Home Diaries Understanding Perspectives: teachers and students in a changing learning environment

Understanding Perspectives: teachers and students in a changing learning environment

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Imagine a grumpy man with curly grey hair and neatly dressed, but with a long stick in left hand while his right hands usually covered in white because of chalk dust. You ought to listen to whatever he says, nod to whatever he teaches and all you need to do is keep your bulky notebooks up to date.

Do you think your learning would constitute understanding as well?  Would you be empowering yourself? Above all, would you love learning?

Learning, for me is exploring the unknown, understanding the basics, being able to develop relations with the constituted variables and finally igniting ideas that can be translated into work using the acquired knowledge. You can be a learner at any stage of life. In fact, learning is a life-long process. It can be formal or informal. While you could be taught to learn, sometimes you also learn from the experiences. Perhaps the concept of learning is very vague.

In this regard, I visited ‘Karkhana’ that has been working to design learning experiences for children aged between 9 to 14. There, I met teachers and students who participated in the learning process. Its classrooms were different from that of other places; there were no books, instead the children worked on their laptops, individually and in teams based on the theme they were given. The white desks complemented perfectly as their copy where they scribbled their creativity and translated their ideas into designs.  Happy and curious, every child carried out coding of their programmes in their laptops and experimented with their models to learn about the topic. At the end, everyone gave presentations on their respective models and explained what they had learned. Also they were asked to give feedback on their classmate’s product and presentation.

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Jenny Bista is one of the students in Karkhana and she is here for 5 weeks now. Eleven years old Bista said that learning was fun there since it involved using tools and not merely writing. “Today we designed a Robocat,” she said with excitement. “Here, we do whatever comes into our heart. Unlike in school, we do not lose marks. Also, teachers here do not shout at our mistakes, but correct us,” she further said. She also mentioned that learning things in a different way is what made classes at Karkhana interesting.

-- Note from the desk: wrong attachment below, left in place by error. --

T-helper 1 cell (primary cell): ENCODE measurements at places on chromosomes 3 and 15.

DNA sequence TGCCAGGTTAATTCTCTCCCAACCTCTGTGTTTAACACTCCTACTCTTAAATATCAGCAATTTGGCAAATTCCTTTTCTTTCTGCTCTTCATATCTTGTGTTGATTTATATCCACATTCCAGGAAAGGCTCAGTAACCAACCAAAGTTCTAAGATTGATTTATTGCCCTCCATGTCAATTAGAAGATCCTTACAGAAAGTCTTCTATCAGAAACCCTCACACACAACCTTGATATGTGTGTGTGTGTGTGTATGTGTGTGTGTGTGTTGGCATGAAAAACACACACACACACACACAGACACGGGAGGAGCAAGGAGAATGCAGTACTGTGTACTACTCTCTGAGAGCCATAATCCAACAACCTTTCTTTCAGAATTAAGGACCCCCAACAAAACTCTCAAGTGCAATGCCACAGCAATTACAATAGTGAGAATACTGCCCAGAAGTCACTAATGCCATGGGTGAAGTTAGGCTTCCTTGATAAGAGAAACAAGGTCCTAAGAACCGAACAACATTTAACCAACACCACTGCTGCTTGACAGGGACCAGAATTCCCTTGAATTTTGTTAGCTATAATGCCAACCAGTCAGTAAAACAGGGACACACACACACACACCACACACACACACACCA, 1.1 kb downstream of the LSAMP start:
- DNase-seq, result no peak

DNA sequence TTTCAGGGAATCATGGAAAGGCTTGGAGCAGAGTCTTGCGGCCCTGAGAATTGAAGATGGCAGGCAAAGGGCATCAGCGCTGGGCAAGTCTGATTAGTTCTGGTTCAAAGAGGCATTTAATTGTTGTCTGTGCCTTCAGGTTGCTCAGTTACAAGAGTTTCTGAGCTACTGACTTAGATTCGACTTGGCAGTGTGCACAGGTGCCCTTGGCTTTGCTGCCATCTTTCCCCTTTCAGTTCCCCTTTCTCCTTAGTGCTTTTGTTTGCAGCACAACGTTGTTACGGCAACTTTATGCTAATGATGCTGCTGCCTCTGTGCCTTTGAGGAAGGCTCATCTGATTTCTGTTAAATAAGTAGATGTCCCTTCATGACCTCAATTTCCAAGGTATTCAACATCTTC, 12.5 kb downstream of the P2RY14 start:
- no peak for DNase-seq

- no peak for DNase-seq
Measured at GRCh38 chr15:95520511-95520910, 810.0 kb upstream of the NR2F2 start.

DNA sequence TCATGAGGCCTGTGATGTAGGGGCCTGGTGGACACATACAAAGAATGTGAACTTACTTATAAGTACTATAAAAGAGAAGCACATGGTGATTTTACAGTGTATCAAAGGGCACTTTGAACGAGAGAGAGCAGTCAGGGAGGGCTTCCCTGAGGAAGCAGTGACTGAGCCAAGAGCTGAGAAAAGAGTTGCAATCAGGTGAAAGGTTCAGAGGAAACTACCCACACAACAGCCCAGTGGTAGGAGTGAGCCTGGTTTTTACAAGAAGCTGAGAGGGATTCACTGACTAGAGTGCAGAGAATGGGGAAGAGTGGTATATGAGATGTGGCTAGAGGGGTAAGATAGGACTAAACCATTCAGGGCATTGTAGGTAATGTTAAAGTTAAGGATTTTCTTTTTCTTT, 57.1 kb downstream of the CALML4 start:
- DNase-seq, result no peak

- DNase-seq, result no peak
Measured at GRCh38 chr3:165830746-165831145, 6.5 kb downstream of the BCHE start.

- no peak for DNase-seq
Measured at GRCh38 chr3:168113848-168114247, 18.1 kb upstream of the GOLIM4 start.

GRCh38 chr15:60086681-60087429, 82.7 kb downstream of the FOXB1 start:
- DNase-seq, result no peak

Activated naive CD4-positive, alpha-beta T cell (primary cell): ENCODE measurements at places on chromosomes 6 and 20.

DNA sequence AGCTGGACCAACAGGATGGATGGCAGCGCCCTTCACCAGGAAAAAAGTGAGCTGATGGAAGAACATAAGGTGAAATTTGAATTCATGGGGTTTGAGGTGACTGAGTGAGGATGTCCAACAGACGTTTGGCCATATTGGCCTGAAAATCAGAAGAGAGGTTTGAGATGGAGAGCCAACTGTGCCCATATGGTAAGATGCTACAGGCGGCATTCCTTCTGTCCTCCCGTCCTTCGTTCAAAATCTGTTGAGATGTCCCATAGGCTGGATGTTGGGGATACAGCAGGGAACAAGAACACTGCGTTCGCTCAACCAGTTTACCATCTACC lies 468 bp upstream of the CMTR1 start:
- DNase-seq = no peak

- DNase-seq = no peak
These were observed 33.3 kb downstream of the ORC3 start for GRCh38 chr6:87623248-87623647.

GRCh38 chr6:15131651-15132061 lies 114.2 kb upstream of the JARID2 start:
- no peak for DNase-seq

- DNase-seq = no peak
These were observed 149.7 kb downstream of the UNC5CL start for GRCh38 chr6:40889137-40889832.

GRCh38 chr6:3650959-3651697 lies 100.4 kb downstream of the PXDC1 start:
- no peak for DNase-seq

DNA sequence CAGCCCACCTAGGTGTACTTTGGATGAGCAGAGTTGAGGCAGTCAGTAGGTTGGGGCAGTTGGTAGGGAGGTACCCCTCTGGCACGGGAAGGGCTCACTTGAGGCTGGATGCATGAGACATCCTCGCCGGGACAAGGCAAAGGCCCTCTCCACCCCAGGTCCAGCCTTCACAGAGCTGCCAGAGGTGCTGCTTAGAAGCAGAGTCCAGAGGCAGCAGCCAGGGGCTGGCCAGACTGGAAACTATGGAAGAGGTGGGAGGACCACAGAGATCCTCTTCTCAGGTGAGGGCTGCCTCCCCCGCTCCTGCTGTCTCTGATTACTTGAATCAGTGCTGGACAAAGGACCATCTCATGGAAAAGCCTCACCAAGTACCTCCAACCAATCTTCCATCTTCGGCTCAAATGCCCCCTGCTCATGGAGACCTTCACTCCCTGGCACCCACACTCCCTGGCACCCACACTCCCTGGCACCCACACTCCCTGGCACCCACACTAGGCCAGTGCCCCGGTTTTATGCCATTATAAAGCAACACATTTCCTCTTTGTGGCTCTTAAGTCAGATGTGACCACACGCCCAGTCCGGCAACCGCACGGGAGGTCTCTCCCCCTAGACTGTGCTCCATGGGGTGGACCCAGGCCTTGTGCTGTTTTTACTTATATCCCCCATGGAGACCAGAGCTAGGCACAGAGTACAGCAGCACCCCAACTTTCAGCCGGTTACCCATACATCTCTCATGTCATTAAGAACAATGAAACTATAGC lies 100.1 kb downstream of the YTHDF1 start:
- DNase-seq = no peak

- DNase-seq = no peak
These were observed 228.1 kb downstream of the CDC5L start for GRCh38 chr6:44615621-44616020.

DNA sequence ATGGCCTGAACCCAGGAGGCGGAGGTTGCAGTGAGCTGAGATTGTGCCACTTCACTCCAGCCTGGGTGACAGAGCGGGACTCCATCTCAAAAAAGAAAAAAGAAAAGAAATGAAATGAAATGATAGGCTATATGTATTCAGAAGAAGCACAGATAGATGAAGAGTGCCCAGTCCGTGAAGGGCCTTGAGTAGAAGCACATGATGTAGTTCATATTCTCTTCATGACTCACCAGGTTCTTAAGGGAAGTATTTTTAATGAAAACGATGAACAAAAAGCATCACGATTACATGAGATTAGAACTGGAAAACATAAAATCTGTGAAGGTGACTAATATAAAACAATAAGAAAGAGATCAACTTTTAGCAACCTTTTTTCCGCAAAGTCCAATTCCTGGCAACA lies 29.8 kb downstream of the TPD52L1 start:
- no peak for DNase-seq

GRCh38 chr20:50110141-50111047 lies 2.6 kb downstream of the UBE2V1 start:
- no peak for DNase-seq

When it comes to learning, every child is unique and has their own potential. In Karkhana, students learn by working in teams, observing and giving and receiving feedbacks. Thus, there is always scope for improvement. They see each other work and this helps in better understanding. As the session comes to an end, they make a final product. However, there is no assessment, there is no comparison. They just focus on improvement.

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While it is pretty obvious for students to get bored and uninterested in learning, it is equally challenging for a teacher to deliver their content to the students. One of the teachers in Karkhana, Aakriti Thapa explains, “In an average, there will be around 24 students in a classroom. Every student in the class has a unique interest. They have their own style of learning things. It becomes almost impossible to create 24 different learning environments inside a single classroom with a single teacher. As a teacher at Karkhana, I am constantly researching on the ways to open as many options as possible for students to learn in my classroom.”

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As a teacher, one constantly tries to figure out the best way to deliver their content. Does this hard work dig pool of expectations from students? “The only expectation I have is for students to have fun when learning. You can’t expect students to learn if they perceive it as a burden. The biggest mistake that our educational institutions make is portraying learning and fun as mutually exclusive,” she explained.

Thirteen-year-old Aneek Rajbhandari is one of the oldest students there. He said, “Here, we are not forced to do anything. There is a limited learning, and focused more on practicals and applications. The teachers are interactive. We focus on visualization and no opinion is wrong here. It’s just that each one’s idea is different. Hence, we incorporate several ideas to generate the best idea.”

Roshan Bhatta, another teacher at Karkhana said, “Learning happens only when teachers manage the environment of their classroom in a way that it lets students apply the knowledge in their own way. It is not necessary that my students learn things exactly the way I learned it.” Exercising flexibility to students so that they can come up with their own ways to figure things out stands prominent in the learning process.

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Sushant Barayal who is in Karkhana since three months said that learning is easier for him here since he gets to explore things his own way. “Everything is explained practically and at the same time, whatever I learn here, I try to apply in my school projects and the projects that I do at home,” he said.

Hence, the modern educational system also demands changes in the teaching-learning process. Echoing the same, Hasin Shakya, a teacher at Karkhana says, “A good teaching help students understands how to acquire knowledge rather than giving knowledge to students.” Teaching should let all the students dream and fly high rather than just confine them within the curriculum, home-works and assessments.  Learning should be fun.

Teaching is more than imparting knowledge, it is inspiring a change. Learning is more than absorbing facts, it is acquiring understanding.

Photos Courtesy: Karkhana

By Anusha Kadel